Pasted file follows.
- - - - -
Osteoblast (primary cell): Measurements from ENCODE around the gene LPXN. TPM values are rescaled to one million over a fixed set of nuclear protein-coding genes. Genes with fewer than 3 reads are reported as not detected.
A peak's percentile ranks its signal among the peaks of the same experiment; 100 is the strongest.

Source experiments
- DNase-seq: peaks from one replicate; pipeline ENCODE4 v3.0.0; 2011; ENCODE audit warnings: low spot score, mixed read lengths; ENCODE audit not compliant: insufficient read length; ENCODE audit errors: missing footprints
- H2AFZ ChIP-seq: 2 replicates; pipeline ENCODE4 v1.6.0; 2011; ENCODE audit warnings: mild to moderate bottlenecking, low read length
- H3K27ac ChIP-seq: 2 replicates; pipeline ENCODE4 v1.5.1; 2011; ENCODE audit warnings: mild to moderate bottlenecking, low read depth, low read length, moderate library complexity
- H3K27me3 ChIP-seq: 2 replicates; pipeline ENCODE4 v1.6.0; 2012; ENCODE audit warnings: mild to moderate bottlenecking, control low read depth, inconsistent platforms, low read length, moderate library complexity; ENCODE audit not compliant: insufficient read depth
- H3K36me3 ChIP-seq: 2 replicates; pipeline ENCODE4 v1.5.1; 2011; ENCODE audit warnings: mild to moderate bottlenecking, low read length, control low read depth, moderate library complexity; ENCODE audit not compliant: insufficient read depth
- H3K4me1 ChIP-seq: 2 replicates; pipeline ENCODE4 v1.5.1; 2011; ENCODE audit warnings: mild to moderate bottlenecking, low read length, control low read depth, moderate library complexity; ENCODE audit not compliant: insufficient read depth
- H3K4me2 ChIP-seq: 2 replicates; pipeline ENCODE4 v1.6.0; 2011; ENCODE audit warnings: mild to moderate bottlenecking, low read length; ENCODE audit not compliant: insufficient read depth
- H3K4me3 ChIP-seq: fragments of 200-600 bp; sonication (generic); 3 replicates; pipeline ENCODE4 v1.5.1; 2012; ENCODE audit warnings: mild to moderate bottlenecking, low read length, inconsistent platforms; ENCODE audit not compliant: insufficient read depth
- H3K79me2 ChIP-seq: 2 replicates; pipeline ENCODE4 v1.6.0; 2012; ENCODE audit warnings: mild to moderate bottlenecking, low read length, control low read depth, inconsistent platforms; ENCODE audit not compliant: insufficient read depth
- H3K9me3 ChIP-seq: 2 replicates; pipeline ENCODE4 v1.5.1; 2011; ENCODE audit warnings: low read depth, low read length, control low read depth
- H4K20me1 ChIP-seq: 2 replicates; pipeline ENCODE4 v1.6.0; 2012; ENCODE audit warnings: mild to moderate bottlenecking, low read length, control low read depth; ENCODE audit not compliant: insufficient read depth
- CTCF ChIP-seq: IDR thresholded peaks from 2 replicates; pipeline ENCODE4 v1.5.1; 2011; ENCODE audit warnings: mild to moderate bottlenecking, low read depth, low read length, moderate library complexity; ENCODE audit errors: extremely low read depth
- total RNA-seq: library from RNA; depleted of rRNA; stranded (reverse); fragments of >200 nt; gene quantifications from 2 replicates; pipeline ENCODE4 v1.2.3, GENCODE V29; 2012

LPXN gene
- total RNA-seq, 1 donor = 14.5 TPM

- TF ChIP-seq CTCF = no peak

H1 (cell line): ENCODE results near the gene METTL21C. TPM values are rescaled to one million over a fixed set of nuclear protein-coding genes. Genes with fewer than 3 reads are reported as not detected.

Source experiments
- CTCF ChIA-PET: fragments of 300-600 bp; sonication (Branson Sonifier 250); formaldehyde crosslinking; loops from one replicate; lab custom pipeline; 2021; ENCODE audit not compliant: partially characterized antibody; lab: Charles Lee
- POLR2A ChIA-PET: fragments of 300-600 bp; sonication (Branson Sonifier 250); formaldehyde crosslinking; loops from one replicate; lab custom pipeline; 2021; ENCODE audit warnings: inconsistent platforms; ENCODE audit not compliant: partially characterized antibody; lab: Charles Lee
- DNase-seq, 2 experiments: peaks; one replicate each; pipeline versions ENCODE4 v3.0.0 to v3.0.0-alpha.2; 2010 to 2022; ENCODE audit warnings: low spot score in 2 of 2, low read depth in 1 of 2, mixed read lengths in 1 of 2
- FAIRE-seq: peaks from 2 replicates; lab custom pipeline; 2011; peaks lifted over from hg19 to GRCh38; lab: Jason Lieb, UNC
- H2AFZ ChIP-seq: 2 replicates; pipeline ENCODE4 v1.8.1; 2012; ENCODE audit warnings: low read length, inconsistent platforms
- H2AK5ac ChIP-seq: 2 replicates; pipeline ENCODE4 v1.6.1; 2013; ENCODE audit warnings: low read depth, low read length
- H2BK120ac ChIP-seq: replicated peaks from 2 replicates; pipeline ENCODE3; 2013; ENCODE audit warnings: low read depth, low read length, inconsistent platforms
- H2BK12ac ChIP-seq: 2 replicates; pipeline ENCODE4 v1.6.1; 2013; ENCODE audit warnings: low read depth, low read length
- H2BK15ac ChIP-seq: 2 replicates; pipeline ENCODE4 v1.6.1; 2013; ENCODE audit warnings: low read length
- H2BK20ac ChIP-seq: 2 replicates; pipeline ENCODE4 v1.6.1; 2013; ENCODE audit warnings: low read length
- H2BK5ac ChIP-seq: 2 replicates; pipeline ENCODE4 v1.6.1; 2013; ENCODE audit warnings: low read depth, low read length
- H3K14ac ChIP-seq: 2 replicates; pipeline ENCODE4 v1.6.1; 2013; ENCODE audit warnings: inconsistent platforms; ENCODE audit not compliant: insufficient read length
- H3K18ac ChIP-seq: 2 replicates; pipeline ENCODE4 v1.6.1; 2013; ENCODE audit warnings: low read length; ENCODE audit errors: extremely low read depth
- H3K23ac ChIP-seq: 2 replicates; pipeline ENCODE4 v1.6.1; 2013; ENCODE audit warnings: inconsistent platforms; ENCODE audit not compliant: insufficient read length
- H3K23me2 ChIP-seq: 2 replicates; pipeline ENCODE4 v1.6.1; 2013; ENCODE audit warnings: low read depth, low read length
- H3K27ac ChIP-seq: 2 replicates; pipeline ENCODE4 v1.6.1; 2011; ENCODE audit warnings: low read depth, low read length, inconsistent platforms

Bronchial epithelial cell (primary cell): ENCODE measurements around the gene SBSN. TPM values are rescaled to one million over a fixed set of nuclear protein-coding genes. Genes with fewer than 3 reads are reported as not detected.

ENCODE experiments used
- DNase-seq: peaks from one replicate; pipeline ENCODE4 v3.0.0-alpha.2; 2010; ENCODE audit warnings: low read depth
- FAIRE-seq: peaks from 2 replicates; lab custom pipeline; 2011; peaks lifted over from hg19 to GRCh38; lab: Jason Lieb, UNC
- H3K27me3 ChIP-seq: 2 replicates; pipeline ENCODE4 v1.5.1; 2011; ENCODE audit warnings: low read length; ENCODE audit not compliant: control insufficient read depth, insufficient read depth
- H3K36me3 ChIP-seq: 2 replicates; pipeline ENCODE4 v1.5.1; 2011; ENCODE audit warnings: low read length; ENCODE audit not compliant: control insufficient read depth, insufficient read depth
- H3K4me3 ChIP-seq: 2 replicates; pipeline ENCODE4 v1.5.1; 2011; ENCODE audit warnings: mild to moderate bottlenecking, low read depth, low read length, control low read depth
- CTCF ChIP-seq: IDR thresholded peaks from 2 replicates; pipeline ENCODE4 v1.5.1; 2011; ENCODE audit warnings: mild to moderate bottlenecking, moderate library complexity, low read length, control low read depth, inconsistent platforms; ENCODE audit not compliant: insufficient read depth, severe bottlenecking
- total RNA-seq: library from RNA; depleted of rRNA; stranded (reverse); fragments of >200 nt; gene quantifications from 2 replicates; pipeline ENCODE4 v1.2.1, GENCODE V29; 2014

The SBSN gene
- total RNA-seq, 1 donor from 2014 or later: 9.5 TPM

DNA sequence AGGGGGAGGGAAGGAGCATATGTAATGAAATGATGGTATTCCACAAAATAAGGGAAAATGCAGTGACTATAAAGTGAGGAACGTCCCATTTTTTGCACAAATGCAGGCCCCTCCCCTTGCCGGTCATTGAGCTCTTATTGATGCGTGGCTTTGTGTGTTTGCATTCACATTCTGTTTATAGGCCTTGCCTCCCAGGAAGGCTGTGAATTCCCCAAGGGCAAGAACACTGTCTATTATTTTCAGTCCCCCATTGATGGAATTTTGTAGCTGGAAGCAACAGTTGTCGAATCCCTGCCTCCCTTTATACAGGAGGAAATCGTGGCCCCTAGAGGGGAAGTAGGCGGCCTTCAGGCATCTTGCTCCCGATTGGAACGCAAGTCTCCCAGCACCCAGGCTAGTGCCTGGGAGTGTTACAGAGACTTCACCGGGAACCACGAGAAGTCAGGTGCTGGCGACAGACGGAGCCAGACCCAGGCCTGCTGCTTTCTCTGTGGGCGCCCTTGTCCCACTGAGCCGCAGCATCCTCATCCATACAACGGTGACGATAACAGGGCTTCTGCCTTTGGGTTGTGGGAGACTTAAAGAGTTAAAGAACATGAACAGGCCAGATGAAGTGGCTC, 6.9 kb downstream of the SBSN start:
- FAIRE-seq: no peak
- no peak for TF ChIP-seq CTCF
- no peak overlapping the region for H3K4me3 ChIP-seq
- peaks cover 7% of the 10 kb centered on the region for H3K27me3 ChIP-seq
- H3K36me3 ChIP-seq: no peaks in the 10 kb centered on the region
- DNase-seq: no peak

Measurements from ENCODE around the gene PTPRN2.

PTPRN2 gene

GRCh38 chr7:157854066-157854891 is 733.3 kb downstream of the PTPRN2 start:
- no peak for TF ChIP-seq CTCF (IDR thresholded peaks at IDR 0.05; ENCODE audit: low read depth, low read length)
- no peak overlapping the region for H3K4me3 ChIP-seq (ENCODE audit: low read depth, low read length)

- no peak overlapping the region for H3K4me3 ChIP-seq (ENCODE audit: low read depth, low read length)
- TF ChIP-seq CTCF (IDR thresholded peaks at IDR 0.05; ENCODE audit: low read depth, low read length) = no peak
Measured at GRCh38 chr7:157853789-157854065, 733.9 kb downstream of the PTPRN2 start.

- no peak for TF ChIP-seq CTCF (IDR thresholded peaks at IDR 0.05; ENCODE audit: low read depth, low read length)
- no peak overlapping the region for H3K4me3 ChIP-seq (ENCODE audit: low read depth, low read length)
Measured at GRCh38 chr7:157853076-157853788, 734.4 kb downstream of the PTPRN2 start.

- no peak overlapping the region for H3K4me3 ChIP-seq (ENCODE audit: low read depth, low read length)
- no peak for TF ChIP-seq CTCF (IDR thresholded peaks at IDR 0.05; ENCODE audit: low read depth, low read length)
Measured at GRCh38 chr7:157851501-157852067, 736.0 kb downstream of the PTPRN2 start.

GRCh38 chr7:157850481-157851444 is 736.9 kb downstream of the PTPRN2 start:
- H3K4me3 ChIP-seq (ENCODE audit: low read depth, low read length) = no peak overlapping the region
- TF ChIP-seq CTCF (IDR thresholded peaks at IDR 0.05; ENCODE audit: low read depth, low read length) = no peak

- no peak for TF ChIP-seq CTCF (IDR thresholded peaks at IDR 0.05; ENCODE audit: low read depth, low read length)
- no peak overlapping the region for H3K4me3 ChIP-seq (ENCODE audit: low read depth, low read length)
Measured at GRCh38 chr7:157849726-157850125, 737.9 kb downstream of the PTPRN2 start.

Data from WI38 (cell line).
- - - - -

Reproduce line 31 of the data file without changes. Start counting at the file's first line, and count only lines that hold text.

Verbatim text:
- H2BK20ac ChIP-seq: 2 replicates; pipeline ENCODE4 v1.6.1; 2013; ENCODE audit warnings: low read length